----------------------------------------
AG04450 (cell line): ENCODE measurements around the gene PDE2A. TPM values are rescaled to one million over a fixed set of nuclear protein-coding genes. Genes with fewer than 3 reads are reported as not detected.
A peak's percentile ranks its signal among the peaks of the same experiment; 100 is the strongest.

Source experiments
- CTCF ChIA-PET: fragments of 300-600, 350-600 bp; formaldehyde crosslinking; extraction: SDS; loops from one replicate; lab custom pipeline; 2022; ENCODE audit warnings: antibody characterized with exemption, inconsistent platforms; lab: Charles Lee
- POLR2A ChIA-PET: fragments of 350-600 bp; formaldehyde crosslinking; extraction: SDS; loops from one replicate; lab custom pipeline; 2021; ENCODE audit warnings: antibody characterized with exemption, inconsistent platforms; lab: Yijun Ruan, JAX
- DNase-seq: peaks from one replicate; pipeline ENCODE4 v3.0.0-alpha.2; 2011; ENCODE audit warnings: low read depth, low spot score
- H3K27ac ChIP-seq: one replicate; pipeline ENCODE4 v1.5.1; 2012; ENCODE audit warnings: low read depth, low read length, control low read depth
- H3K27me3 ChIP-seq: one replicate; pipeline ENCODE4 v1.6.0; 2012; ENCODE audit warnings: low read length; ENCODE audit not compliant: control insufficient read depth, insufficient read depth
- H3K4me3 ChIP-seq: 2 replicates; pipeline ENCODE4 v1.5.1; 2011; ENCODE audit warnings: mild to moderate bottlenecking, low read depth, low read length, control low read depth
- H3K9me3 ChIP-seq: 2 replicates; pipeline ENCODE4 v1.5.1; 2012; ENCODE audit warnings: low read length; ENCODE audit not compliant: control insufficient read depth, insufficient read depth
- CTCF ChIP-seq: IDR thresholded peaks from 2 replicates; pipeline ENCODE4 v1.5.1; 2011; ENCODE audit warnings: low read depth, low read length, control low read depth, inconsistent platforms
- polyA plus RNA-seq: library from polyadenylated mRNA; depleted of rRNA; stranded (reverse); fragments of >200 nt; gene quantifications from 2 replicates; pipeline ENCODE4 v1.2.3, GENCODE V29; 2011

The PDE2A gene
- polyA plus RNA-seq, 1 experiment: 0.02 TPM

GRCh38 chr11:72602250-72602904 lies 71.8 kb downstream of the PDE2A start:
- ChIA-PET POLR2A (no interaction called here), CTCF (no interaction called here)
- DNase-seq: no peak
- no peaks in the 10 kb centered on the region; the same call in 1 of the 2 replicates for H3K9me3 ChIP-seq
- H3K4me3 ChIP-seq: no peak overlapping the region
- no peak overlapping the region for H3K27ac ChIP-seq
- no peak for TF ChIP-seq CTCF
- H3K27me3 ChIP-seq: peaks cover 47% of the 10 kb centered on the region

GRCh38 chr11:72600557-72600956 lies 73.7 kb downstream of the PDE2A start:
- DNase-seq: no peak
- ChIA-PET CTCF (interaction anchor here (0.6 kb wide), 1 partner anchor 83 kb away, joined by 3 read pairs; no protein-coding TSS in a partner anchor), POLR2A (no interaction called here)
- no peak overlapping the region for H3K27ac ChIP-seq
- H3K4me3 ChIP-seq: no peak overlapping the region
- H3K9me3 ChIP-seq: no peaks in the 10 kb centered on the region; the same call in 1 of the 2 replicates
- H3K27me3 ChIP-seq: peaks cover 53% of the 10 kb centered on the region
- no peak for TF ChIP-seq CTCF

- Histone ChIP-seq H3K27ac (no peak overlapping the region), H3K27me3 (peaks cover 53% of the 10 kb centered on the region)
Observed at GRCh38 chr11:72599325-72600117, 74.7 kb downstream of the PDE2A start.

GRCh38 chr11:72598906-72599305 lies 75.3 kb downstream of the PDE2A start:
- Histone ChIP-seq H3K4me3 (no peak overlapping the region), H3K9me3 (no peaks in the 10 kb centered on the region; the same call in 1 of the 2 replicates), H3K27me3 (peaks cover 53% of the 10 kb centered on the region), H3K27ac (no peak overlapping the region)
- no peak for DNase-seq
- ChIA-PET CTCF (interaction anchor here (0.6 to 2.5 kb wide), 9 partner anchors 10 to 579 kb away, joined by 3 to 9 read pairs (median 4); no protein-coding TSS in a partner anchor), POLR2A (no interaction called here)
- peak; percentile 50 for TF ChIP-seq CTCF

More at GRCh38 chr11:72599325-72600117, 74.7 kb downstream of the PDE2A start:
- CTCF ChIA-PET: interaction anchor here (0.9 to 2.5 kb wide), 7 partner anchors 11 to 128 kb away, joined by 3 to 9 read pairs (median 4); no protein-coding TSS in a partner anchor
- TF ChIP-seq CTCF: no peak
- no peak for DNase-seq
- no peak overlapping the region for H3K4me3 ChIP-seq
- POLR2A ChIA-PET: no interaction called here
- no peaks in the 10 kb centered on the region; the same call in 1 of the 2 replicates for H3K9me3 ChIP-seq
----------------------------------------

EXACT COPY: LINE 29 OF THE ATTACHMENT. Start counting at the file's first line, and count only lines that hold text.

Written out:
- H3K27me3 ChIP-seq: peaks cover 53% of the 10 kb centered on the region